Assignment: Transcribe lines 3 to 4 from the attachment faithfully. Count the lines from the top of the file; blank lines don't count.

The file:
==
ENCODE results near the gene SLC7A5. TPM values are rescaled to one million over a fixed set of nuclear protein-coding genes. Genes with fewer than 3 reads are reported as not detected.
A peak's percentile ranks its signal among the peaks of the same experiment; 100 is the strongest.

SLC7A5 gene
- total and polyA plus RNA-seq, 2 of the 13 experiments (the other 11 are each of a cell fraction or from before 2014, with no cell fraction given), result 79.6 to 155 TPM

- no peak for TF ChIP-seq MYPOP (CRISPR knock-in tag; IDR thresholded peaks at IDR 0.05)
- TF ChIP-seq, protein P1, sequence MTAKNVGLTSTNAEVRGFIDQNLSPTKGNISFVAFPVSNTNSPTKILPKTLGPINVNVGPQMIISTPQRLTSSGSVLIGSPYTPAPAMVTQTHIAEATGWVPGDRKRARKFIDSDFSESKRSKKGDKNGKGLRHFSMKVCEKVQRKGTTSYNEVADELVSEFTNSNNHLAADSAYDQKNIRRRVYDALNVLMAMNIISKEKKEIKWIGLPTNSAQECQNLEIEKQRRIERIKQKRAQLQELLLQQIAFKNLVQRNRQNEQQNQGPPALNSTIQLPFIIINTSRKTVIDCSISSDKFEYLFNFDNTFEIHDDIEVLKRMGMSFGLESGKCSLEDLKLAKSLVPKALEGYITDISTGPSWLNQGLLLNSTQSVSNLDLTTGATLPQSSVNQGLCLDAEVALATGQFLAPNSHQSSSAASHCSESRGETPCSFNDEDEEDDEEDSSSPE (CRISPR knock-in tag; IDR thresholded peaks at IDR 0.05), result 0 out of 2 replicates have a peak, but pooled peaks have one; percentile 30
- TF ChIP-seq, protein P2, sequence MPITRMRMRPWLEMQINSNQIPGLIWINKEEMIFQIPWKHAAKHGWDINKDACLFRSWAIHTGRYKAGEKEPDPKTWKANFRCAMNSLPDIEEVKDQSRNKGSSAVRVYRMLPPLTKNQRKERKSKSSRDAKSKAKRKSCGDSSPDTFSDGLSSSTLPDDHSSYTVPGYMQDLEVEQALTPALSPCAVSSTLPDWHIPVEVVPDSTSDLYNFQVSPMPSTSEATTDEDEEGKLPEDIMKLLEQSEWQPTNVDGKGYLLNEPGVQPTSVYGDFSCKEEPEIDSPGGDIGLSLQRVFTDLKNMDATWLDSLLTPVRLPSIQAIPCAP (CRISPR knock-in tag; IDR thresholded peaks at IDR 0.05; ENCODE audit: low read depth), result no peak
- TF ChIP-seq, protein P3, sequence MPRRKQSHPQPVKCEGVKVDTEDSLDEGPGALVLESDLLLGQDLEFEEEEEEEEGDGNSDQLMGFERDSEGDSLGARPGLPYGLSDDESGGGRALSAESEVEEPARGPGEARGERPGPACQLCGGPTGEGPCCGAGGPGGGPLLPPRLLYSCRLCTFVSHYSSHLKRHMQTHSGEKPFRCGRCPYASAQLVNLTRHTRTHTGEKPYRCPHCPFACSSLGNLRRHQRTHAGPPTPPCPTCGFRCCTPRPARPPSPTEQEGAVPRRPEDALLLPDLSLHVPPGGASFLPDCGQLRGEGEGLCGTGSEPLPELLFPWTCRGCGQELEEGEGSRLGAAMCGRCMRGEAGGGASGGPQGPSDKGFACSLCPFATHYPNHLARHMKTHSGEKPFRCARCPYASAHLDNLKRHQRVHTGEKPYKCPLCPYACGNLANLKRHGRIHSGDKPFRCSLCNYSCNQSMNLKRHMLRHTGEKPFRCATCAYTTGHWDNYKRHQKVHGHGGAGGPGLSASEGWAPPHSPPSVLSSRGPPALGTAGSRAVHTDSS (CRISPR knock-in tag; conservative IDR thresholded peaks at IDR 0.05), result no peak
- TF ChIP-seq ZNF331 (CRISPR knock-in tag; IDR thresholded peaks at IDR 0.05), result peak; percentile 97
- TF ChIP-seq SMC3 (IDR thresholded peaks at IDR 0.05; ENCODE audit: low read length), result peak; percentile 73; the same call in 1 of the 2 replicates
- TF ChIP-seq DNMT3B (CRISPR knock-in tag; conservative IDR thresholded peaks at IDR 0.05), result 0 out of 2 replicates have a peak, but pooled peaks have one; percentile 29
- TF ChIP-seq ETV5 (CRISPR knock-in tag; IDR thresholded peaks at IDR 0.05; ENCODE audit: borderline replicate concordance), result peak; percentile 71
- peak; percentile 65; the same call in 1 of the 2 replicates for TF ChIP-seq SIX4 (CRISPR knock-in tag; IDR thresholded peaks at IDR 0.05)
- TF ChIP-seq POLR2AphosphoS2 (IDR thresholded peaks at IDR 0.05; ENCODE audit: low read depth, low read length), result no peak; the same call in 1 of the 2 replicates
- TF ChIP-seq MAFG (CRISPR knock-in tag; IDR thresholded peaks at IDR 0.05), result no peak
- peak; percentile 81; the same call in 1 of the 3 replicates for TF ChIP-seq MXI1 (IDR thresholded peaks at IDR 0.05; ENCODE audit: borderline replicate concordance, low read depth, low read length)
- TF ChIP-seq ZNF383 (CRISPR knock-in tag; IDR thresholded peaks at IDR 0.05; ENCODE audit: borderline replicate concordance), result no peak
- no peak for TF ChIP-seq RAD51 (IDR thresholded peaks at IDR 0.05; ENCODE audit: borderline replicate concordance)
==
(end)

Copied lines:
SLC7A5 gene
- total and polyA plus RNA-seq, 2 of the 13 experiments (the other 11 are each of a cell fraction or from before 2014, with no cell fraction given), result 79.6 to 155 TPM